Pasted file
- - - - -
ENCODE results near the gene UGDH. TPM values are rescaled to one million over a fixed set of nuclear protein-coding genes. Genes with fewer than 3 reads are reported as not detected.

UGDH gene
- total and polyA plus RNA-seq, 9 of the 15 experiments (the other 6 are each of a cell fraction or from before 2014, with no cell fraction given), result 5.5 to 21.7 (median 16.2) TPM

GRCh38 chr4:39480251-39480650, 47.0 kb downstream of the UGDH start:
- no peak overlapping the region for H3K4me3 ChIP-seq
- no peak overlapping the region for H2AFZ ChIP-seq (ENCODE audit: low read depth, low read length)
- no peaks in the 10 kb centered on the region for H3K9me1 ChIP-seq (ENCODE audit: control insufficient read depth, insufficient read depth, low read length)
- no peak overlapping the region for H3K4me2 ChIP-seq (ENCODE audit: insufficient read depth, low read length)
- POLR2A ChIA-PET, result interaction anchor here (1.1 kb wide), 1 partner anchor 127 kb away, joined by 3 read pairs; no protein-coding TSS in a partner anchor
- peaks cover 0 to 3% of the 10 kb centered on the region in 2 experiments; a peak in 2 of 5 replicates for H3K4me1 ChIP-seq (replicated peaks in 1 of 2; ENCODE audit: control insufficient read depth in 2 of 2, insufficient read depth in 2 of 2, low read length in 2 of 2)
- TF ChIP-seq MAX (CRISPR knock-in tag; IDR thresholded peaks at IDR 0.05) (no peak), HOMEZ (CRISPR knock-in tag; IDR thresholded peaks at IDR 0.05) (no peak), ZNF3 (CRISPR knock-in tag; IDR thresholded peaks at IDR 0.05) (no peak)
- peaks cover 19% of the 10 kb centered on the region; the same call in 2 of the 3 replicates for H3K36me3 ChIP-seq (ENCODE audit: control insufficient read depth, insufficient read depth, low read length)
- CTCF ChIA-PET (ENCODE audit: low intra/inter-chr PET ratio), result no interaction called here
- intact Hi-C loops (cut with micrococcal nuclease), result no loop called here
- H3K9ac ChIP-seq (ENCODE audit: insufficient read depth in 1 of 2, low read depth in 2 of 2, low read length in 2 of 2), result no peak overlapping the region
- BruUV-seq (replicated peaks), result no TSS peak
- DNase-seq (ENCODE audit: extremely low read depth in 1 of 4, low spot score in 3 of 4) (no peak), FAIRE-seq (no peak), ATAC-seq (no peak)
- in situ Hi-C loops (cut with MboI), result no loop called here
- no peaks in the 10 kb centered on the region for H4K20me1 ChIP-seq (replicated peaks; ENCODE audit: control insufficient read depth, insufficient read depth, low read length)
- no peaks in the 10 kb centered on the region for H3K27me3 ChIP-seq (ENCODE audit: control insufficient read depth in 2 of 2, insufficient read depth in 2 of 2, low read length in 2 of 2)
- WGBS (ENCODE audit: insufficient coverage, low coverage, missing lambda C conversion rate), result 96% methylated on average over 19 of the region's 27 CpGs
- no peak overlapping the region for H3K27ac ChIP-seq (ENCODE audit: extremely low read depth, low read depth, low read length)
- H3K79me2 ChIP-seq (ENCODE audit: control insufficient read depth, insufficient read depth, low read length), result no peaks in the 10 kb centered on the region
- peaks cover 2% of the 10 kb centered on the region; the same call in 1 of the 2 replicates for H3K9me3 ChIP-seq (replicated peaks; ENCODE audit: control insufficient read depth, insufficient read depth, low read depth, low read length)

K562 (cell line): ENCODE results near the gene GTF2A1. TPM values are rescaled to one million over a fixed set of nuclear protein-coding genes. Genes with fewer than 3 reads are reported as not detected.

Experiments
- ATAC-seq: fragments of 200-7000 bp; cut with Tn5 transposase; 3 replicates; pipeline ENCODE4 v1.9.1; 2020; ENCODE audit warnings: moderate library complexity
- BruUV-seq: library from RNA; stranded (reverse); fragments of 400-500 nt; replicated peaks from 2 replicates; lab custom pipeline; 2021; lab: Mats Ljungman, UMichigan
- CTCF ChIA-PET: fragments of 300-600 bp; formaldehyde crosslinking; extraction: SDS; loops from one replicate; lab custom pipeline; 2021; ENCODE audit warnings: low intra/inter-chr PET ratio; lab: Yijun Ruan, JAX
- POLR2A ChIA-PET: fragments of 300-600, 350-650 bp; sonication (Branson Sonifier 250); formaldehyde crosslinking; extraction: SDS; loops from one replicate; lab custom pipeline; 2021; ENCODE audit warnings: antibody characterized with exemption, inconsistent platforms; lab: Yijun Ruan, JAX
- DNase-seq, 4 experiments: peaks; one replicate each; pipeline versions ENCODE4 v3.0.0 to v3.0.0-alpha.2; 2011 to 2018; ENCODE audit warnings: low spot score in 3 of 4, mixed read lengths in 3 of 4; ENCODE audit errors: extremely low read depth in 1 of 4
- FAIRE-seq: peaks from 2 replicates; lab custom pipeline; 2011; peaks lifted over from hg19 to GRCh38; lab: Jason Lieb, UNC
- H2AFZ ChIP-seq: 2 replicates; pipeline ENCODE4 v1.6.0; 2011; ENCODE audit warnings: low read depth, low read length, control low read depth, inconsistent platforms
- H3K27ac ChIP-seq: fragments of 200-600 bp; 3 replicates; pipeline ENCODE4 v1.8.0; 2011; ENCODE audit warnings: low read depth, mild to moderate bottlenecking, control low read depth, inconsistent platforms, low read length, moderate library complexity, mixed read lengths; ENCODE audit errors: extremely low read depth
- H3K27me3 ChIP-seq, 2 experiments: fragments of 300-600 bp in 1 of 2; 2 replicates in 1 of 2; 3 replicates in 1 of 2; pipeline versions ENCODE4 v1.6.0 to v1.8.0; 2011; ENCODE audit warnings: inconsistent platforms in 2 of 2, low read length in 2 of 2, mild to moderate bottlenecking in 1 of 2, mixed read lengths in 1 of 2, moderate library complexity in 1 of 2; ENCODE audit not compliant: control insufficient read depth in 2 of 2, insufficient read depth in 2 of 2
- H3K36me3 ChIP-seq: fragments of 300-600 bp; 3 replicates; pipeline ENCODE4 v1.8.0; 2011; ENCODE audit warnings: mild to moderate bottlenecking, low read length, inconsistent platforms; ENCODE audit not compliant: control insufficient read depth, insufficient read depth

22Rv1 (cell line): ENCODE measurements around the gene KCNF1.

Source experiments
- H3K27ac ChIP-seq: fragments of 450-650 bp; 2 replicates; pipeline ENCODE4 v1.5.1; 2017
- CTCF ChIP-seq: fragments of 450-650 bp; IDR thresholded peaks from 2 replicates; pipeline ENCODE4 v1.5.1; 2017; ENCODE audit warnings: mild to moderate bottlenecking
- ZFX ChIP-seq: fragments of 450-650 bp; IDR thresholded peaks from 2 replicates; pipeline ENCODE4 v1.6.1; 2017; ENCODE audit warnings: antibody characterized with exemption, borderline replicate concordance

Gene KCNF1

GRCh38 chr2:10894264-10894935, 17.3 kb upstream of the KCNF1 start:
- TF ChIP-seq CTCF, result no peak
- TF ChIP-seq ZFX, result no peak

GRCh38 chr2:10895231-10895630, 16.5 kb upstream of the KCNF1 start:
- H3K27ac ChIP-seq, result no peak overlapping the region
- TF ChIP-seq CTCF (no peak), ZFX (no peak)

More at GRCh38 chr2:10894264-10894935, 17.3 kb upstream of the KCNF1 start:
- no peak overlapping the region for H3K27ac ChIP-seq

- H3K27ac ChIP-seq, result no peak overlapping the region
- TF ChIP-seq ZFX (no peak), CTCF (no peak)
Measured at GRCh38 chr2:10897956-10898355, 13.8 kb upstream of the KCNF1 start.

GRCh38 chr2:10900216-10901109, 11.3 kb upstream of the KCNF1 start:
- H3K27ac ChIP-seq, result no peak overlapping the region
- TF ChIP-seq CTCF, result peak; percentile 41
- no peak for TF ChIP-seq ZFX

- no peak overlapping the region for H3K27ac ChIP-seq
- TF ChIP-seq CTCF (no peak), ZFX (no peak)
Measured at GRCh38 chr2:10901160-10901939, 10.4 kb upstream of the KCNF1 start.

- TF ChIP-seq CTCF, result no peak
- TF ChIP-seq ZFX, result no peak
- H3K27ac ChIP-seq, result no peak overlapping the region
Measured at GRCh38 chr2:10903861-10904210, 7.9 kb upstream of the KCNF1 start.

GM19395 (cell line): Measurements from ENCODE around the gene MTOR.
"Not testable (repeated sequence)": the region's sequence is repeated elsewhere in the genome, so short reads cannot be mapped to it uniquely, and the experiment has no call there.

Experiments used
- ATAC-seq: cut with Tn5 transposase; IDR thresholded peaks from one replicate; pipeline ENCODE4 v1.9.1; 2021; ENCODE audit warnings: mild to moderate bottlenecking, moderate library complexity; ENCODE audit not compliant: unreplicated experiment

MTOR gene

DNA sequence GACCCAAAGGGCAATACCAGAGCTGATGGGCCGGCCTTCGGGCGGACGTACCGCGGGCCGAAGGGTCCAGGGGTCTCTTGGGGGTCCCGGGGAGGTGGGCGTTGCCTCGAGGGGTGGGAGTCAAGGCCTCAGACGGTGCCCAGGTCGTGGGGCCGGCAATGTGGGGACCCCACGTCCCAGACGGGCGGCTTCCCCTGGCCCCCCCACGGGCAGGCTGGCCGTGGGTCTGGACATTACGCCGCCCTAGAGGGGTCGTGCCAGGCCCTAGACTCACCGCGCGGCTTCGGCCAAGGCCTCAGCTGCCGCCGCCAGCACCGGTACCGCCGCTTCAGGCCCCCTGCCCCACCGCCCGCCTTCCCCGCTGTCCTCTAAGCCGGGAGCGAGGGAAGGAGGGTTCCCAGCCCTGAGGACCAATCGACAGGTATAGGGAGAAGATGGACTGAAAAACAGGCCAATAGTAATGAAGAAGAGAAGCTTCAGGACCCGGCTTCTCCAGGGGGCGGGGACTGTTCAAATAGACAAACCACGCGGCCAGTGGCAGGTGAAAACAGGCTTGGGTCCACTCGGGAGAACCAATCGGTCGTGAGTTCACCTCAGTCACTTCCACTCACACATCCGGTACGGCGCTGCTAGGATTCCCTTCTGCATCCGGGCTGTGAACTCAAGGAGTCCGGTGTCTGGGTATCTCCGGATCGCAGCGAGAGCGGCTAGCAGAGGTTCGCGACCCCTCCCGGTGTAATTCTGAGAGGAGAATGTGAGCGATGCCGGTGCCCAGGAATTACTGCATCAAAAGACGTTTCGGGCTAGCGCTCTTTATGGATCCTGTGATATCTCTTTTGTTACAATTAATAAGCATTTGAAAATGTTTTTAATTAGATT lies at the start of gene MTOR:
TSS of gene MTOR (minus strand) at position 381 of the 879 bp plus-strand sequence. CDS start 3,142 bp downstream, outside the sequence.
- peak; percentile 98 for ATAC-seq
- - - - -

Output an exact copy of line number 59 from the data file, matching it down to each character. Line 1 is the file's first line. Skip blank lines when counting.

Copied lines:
- TF ChIP-seq CTCF (no peak), ZFX (no peak)